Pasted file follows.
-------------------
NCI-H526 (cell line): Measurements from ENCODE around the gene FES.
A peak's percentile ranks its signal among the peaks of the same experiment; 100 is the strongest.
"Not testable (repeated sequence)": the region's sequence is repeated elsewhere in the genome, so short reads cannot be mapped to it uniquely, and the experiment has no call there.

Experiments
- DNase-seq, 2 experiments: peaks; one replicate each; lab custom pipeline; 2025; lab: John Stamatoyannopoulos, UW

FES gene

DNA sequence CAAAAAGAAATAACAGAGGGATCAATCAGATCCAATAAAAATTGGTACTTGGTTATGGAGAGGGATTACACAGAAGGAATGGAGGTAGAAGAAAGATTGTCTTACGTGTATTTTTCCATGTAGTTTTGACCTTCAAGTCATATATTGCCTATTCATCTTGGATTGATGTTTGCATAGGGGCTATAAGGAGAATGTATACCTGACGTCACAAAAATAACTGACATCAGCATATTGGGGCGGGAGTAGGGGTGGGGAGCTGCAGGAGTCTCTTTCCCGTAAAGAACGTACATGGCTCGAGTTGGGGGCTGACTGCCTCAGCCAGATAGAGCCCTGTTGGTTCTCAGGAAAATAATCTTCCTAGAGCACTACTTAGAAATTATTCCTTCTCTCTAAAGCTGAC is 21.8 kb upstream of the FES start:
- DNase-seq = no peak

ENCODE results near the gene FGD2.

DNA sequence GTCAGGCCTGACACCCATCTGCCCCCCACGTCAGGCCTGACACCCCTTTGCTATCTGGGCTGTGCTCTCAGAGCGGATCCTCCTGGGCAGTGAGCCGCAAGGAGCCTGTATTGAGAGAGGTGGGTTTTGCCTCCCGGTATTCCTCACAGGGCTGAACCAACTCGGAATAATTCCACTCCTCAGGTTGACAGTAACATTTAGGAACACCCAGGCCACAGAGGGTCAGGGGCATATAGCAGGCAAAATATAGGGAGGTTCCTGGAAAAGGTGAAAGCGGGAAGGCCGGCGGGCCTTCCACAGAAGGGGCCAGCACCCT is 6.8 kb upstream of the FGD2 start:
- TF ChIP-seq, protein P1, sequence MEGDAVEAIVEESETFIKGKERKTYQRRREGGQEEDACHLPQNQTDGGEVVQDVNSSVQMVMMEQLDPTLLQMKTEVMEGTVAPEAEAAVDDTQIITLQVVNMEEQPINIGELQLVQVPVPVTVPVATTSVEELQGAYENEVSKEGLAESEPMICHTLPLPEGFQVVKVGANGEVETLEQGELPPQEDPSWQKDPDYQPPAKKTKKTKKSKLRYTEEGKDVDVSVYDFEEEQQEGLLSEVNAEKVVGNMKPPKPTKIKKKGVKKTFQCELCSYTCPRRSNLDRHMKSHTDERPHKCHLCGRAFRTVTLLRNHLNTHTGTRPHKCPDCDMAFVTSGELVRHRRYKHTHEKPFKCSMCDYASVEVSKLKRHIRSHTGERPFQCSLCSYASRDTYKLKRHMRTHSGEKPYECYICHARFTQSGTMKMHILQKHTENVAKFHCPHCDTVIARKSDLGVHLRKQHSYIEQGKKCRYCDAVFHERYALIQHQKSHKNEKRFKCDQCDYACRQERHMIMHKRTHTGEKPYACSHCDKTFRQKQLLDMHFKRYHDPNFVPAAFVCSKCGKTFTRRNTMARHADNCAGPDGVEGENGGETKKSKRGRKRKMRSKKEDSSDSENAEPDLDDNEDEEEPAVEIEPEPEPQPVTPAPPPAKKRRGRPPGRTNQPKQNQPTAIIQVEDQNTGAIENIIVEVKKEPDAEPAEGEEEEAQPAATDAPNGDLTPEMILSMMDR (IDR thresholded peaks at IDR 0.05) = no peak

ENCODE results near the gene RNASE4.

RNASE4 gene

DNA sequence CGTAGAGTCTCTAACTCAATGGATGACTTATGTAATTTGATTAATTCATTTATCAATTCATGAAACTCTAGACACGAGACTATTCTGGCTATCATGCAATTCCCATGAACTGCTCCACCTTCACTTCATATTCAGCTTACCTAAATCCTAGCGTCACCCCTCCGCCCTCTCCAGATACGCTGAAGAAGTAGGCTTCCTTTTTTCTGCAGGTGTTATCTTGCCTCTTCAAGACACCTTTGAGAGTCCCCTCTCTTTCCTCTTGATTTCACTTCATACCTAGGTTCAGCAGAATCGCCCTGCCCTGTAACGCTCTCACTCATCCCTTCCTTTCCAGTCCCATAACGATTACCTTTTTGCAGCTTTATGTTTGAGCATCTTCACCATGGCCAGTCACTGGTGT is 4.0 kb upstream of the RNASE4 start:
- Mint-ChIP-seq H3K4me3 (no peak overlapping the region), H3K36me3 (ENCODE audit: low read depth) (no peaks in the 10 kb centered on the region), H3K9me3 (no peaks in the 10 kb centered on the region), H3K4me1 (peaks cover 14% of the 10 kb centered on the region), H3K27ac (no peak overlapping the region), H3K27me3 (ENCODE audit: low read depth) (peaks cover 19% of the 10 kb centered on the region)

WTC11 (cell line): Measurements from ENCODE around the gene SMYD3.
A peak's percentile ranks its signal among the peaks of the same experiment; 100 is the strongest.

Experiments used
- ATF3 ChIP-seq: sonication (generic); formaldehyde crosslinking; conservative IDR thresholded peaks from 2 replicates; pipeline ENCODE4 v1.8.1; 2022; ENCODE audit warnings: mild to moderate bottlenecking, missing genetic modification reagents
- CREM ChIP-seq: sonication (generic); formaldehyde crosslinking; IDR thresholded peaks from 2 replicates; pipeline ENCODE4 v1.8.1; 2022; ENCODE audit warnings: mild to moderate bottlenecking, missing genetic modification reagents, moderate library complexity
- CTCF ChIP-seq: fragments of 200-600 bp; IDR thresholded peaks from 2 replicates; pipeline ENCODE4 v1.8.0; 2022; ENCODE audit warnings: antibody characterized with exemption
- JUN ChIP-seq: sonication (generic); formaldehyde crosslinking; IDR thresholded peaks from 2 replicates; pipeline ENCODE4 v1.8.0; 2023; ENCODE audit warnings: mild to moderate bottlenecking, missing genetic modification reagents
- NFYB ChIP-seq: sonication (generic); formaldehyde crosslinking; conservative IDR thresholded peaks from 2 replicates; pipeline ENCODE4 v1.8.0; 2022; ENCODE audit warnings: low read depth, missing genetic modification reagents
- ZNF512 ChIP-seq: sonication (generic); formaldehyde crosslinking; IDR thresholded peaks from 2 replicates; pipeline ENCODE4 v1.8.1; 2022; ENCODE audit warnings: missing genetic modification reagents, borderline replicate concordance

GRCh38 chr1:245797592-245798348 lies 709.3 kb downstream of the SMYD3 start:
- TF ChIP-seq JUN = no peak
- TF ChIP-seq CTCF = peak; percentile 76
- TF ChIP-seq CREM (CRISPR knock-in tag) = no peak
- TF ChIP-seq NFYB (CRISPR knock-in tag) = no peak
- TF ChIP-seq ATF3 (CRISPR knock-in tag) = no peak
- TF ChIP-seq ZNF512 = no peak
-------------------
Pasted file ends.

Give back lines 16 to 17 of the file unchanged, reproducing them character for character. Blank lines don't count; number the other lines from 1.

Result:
WTC11 (cell line): Measurements from ENCODE around the gene SMYD3.
A peak's percentile ranks its signal among the peaks of the same experiment; 100 is the strongest.